A summary of the results of each study can be found in Supplementary File S4. A large proportion of the studies found that parental QoL was significantly lower than QoL of parents of healthy controls [42,43] or norm values [29,30,34,35,40,41,43,47,56,58]. There was a distinct pattern regarding the difference between psychosocial and physical QoL: Most studies found no impairment in the physical subscale, but significantly lower QoL compared to norm data in the psychosocial subscales [29,34,35,40,41,47,58]. However, two studies found a significant impairment in both physical and psychosocial QoL compared to norm data [30,43]. In one study, parents of children with a rare disease even showed higher physical QoL compared to U.S. female norms [29]. Another study found no significant difference between the QoL of parents of children with a rare disease and norm values of parents of healthy children [46]. When compared to parents of healthy children, parents caring for children with a rare disease experienced significantly lower QoL [43], whereas, in another study, parents of children with a rare disease perceived a comparable QoL to parents of healthy children and a significantly better QoL than parents of children with other chronic diseases [42].
Three studies investigated the differences in QoL between parents of children with rare diseases and those with other chronic diseases [31,33,57]. Campbell et al. (2018) found that parents of children with tyrosinemia type 1 had higher QoL than parents with mild phenylketonuria [59]. Wiedebusch et al., 2008, on the other hand, found that parents of children with hemophilia had significantly higher QoL compared to parents of children with juvenile idiopathic arthritis and type I diabetes [33]. In contrast, O’Mahony (2019) found significantly lower QoL in parents of children with pediatric multiple sclerosis than parents of children with monophasic acquired demyelinating syndrome [31]. Three studies found that parents of children with rare diseases showed significantly lower QoL in comparison to the norm data of parents of children with chronic health conditions living in a long-term care facility, whereas no significant difference was found for parents of children with a chronic condition living at home [50,51,54].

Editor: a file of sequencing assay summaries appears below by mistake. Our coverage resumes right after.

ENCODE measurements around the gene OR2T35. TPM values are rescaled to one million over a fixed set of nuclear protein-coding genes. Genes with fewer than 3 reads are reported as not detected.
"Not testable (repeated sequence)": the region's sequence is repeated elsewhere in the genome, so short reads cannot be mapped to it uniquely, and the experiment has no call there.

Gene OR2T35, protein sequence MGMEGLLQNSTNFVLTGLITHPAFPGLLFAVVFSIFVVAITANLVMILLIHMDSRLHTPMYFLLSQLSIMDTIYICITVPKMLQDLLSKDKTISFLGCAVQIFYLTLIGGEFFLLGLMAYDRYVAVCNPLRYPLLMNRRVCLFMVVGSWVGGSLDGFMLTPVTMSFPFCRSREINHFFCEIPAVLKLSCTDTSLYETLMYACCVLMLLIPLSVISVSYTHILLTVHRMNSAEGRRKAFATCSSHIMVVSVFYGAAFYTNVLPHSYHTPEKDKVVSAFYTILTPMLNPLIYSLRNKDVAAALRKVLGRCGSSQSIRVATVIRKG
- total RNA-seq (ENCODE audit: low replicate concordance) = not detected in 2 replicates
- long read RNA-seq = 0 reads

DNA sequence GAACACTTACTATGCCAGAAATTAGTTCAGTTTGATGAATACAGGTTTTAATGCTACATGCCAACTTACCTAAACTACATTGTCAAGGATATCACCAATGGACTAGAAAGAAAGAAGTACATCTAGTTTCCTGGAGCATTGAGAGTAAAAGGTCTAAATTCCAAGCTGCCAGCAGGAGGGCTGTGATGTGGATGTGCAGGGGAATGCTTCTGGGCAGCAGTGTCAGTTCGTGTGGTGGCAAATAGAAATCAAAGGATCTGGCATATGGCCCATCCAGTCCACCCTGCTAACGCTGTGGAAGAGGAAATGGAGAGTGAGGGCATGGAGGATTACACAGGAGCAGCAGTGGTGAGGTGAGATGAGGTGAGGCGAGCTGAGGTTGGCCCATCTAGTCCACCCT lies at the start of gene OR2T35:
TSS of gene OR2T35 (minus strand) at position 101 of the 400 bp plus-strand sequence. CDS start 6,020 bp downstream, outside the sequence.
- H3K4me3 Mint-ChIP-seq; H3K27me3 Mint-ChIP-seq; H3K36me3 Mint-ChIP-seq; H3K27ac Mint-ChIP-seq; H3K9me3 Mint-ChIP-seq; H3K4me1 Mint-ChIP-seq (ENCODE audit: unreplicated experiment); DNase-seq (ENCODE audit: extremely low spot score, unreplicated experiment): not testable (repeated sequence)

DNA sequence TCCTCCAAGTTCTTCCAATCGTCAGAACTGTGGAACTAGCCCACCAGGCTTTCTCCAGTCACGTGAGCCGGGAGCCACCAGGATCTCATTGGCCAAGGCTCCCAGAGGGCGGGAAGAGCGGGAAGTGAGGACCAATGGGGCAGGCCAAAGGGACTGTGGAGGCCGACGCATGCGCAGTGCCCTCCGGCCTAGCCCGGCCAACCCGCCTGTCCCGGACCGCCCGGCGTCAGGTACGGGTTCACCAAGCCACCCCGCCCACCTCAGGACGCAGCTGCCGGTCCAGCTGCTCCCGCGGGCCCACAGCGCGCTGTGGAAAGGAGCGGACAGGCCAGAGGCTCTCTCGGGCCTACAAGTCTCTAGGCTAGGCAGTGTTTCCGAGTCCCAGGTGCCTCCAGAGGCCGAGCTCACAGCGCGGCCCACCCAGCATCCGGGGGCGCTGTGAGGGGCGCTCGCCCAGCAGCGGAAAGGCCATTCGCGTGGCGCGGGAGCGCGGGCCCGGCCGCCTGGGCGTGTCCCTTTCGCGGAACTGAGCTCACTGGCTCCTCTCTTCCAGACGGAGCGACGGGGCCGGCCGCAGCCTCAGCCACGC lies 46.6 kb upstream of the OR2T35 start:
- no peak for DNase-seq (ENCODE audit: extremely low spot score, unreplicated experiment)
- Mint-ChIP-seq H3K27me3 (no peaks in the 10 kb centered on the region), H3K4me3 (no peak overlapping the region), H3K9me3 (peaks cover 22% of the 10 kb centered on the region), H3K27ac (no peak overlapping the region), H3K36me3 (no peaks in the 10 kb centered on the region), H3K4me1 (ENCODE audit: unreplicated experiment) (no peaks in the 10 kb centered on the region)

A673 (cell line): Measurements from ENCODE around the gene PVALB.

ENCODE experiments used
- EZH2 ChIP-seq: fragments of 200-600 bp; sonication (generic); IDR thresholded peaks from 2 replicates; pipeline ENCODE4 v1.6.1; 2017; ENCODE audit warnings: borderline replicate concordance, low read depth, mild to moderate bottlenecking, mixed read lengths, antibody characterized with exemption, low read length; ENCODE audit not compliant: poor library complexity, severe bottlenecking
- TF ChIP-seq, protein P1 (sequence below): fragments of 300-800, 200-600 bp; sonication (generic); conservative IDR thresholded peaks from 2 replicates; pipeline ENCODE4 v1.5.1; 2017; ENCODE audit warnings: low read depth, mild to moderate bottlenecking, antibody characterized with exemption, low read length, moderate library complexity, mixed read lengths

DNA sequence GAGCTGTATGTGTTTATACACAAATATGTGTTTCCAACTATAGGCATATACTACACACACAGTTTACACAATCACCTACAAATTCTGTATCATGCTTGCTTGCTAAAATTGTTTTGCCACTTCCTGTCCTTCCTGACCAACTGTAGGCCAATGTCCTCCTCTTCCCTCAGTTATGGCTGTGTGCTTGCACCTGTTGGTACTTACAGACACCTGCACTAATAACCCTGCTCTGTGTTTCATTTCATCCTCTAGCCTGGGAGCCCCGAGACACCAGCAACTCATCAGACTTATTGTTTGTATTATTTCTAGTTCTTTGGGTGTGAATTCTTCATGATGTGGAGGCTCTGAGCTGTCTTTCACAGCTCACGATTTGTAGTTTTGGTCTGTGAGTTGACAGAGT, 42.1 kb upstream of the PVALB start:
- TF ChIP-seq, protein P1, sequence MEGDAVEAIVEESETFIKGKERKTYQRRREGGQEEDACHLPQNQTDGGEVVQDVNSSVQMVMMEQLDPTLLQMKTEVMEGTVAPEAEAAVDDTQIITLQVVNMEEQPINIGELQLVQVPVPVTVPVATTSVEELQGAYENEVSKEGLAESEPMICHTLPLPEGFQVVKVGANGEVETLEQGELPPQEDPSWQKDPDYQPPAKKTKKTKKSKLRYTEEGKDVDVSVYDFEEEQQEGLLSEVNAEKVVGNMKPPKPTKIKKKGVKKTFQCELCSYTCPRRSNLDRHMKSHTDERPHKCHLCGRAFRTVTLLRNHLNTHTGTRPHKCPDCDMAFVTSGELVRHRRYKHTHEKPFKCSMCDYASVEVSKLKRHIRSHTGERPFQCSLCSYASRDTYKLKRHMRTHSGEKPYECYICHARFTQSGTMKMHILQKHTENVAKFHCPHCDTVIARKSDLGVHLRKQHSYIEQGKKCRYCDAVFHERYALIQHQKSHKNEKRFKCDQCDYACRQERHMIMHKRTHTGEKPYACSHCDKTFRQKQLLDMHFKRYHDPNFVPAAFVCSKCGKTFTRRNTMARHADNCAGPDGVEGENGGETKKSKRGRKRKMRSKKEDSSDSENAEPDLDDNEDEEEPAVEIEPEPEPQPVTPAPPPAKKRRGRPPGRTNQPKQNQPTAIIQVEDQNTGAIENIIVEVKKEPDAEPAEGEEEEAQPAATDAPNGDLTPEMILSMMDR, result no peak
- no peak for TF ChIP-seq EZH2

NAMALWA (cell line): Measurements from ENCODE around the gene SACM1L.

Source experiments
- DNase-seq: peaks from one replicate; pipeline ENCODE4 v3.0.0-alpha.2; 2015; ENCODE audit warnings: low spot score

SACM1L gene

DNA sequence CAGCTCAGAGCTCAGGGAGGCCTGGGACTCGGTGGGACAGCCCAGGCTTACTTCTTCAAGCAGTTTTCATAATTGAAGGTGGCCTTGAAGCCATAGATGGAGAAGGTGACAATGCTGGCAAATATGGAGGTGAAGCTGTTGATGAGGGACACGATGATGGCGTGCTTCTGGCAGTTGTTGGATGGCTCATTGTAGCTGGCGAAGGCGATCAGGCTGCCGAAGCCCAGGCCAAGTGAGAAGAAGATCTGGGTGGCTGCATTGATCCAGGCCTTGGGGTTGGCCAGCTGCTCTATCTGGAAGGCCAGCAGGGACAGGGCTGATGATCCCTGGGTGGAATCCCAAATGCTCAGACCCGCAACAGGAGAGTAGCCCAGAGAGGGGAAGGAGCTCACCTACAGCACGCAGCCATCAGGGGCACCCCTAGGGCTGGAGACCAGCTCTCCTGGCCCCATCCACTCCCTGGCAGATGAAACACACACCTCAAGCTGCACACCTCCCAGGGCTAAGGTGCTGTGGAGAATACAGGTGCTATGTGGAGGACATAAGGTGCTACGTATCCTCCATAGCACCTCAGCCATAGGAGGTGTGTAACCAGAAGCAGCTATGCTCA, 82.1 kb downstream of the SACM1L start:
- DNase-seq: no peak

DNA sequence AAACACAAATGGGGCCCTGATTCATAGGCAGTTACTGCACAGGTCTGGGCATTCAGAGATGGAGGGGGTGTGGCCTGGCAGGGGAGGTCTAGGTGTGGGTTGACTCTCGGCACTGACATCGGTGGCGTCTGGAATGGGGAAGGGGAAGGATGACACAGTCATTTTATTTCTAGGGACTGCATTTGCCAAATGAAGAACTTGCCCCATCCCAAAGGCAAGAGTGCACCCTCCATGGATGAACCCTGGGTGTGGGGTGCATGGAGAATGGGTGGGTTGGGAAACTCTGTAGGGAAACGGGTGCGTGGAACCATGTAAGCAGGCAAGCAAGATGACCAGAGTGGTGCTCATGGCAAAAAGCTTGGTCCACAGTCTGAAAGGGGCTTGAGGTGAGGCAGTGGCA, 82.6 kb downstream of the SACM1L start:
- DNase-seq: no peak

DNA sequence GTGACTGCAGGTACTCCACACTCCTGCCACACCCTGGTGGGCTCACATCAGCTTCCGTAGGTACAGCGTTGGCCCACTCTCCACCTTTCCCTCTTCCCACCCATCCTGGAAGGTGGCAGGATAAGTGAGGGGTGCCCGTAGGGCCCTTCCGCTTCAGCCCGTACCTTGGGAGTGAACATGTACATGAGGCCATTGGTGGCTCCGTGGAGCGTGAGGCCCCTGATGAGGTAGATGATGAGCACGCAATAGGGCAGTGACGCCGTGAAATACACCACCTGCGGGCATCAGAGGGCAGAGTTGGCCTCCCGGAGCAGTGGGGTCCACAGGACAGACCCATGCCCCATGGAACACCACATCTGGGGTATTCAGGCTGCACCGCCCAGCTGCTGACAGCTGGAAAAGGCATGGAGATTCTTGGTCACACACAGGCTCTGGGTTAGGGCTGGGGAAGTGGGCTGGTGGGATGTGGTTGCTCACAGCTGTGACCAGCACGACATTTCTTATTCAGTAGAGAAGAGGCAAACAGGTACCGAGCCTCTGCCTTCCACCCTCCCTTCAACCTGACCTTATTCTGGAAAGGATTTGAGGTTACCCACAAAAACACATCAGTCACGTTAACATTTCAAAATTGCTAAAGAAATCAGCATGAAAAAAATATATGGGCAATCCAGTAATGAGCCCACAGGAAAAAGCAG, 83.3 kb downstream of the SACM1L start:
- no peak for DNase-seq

Five studies investigated gender-specific effects on parental QoL [32,33,34,42,44]. While one study found mothers to have a lower psychosocial QoL than fathers [34], other studies found no significant gender differences [32,33,42,44].

3.6. Predictors of Parental QoL

3.6.1. Disease-Specific Predictors

Of the 31 included studies, seven studies investigated an association of QoL with disease-specific factors [30,39,48,51,52,55,59]. Among these factors are disease severity [48,51,55,59], child’s physical functioning and pain [30,54], hospitalization [48], and infection [39]. As expected, disease-specific factors were negatively associated with parental QoL. This is in accordance with some studies that investigated subgroups within the respective diseases [41,46,47,50,53,56]. These studies found that parents of children with a more severe form of the respective disease tended to have a lower QoL than parents of children with a milder form. However, a study conducted by O’Mahony (2019) found that chronicity, and not the severity of the disease, accounts for parental QoL [31]. Interestingly, one study found that disease severity was associated with poorer physical QoL, but improved psychosocial QoL [57]. Moreover, two studies found that as the child’s hospitalization days [48] and the time on enzyme replacement therapy increased, the caregiver QoL increased as well [53]. In another case, disease severity in terms of cardiovascular defects was associated positively with a significantly higher physical and emotional QoL in affected caregivers than caregivers of children with less severe defects in the same sample [55].

3.6.2. Psychosocial Predictors